The book of Larry McMurtry's Lonesome Dove tetralogy, Comache Moon takes us once again into the world of the American West.Texas Rangers August McCrae and Woodrow Call, now in their middle years, continue to deal with the ever-increasing tensions of adult life -- Gus with his great love, Clara Forsythe, and Call with Maggie Tilton, the young whore who loves him. Two proud but very different men, they enlist with the Ranger troop in pursuit of Buffalo Hump, the great Comanche war chief; Kicking Wolf, the celebrated Comanche horse thief; and a deadly Mexican bandit king with a penchant for torture. Assisting the Rangers in their wild chase is the renowned Kickapoo tracker, Famous Shoes.Comanche Moon closes the twenty-year gap between Dead Man's Walk and Lonesome Dove, following beloved heroes Gus and Call and their comrades in arms -- Deets, Jake Spoon, and Pea Eye Parker -- in their bitter struggle to protect the advancing West frontier against the defiant Comanches, courageously determined to defend their territory and their way of life.
The book of Larry McMurtry's tetralogy is an exhilarating tale of legend and heroism. Captain Woodrow Call, August McCrae's old partner, is now a bounty hunter hired to track down a brutal young Mexican bandit. Riding with Call are an Eastern city slicker, a witless deputy, and one of the last members of the Hat Creek outfit, Pea Eye Parker, now married to Lorena -- once Gus McCrae's sweetheart. This long chase leads them across the last wild streches of the West into a hellhole known as Crow Town and, finally, into the vast, relentless plains of the Texas frontier.
Lonesome Dove, by Larry McMurtry, the author of Terms of Endearment, is his long-awaited masterpiece, the major novel at last of the American West as it really was.
A love story, an adventure, an American epic, Lonesome Dove embraces all the West – legend and fact, heroes and outlaws, whoeres and ladies, Indians and settlers – in a novel that recreates the central American experience, the most enduring of our national myths.
Set in the late nineteenth century, Lonesome Dove is the story of a cattle drive from Texas to Montana – and much more. It is a drive that represents for everybody involved not only a daring, even a foolhardy, adventure, but a part of the American Dream – the attempt to carve out of the last remaining wilderness a new life.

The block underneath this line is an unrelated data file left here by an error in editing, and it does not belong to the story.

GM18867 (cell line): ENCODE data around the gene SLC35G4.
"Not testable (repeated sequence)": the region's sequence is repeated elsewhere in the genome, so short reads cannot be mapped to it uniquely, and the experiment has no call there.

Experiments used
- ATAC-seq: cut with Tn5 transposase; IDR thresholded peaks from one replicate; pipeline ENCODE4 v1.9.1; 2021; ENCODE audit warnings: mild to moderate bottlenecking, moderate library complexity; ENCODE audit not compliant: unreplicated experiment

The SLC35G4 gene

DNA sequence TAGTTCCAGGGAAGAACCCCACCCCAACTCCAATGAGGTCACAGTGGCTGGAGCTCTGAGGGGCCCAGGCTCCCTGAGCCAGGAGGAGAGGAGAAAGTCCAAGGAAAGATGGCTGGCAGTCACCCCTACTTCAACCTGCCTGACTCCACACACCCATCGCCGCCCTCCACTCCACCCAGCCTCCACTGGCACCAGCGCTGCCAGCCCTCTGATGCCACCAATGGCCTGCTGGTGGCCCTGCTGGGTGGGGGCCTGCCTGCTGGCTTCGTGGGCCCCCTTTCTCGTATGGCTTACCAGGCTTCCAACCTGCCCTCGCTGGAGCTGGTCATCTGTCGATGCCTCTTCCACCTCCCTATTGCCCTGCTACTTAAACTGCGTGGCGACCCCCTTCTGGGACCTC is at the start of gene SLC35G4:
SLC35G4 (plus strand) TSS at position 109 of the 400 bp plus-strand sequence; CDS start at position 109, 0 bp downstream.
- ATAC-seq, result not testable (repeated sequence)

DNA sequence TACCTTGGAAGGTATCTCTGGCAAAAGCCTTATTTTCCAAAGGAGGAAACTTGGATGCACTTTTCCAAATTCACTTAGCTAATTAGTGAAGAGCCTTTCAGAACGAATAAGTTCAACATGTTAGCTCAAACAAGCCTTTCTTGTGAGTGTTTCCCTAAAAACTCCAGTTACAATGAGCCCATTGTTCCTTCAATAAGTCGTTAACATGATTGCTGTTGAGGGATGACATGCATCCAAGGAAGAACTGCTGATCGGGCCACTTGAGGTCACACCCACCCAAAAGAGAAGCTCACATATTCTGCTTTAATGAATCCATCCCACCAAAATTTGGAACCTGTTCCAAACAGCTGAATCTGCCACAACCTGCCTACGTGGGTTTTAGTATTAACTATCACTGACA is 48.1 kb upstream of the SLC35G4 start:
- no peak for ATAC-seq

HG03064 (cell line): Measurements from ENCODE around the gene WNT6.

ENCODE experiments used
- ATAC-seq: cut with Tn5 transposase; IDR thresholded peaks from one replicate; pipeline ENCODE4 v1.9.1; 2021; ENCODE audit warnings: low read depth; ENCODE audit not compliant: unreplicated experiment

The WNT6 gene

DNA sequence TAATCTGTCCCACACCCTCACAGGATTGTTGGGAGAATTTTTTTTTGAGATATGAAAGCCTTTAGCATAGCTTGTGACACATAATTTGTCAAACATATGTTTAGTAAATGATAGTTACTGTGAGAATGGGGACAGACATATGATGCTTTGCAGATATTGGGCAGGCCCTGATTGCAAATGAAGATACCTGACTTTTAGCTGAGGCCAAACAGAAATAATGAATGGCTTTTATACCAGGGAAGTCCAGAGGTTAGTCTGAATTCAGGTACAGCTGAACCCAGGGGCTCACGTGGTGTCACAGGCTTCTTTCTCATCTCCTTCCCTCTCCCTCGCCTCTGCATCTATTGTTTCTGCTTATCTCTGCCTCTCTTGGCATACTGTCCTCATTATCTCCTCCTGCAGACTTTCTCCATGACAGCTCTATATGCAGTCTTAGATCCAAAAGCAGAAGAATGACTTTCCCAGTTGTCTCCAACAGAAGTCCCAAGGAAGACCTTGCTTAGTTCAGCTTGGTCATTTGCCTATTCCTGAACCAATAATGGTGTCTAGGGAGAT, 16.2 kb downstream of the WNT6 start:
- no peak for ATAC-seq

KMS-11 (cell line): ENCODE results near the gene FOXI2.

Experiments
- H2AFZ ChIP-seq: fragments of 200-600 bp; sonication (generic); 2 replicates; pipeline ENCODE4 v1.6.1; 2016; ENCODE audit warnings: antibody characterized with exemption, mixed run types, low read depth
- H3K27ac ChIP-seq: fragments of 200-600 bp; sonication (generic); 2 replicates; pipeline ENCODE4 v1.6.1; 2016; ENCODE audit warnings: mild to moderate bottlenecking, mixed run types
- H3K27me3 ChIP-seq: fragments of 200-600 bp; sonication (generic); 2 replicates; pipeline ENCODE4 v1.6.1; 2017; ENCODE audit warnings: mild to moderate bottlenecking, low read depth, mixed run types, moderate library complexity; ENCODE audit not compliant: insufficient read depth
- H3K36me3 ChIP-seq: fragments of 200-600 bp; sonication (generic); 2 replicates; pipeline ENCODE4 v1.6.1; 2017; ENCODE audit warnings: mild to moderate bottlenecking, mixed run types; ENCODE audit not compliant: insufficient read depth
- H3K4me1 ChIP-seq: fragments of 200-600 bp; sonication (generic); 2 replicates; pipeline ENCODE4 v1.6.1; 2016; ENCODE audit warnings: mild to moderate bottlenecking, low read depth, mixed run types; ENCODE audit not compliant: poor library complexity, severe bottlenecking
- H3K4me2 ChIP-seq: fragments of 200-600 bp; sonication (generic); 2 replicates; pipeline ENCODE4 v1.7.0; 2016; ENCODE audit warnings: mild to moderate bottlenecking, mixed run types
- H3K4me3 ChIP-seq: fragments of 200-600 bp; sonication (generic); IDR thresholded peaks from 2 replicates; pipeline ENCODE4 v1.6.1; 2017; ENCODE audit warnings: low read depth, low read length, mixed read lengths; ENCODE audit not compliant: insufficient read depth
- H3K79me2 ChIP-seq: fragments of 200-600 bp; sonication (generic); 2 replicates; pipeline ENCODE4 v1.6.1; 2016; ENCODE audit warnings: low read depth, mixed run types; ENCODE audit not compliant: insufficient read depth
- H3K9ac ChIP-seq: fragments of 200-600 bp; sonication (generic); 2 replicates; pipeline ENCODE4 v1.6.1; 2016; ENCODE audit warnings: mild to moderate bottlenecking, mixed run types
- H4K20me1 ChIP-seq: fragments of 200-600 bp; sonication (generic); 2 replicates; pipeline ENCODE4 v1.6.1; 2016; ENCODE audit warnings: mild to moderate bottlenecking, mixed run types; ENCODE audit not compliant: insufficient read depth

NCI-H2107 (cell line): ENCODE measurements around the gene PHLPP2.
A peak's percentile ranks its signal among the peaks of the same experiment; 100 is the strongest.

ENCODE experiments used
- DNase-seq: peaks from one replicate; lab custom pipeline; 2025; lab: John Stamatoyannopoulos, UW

Agustus McCrae and W.F. Call are former Texas Rangers, partners and friends who have shared hardship and danger together without ever quite understanding (or wanting to understand) each other's deepest emotions. Gus is the romantic, a reluctant rancher who has a way with women and the sense to leave well enough alone. Call is a driven, demanding man, a natural authority figure with no patience for weaknesses, and not many of his own. He is obsessed with the dream of creating his own empire, and with the need to conceal a secret sorrow of his own. The two men could hardly be more different, but both are tough, redoubtable fighters who have learned to count on each other, if nothing else.
Call's dream not only drags Gus along in its wake, but draws in a vast cast of characters:
– Lorena, the whore with the proverbial heart of gold, whom Gus (and almost everyone else) loves, and who survives one of the most terrifying experiences any woman could have…
– Elmira, the restless, reluctant wife of a small-time Arkansas sheriff, who runs away from the security of marriage to become part of the great Western adventure…
– Blue Duck, the sinister Indian renegade, one of the most frightening villains in American fiction, whose steely capacity for cruelty affects the lives of everyone in the book…
– Newt, the young cowboy for whom the long and dangerous journey from Texas to Montana is in fact a search for his own identity…
– Jake, the dashing, womanizing ex-Ranger, a comrade-in-arms of Gus and Call, whose weakness leads him to an unexpected fate…
– July Johnson, husband of Elmira, whose love for her draws him out of his secure life into the wilderness, and turns him into a kind of hero…
Lonesome Dove sweeps from the Rio Grande (where Gus and Call acquire the cattle for their long drive by raiding the Mexicans) to the Montana highlands (where they find themselves besieged by the last, defiant remnants of an older West).
It is an epic of love, heroism, loyalty, honor, and betrayal – faultlessly written, unfailingly dramatic. Lonesome Dove is the novel about the West that American literature – and the American reader – has long been waiting for.
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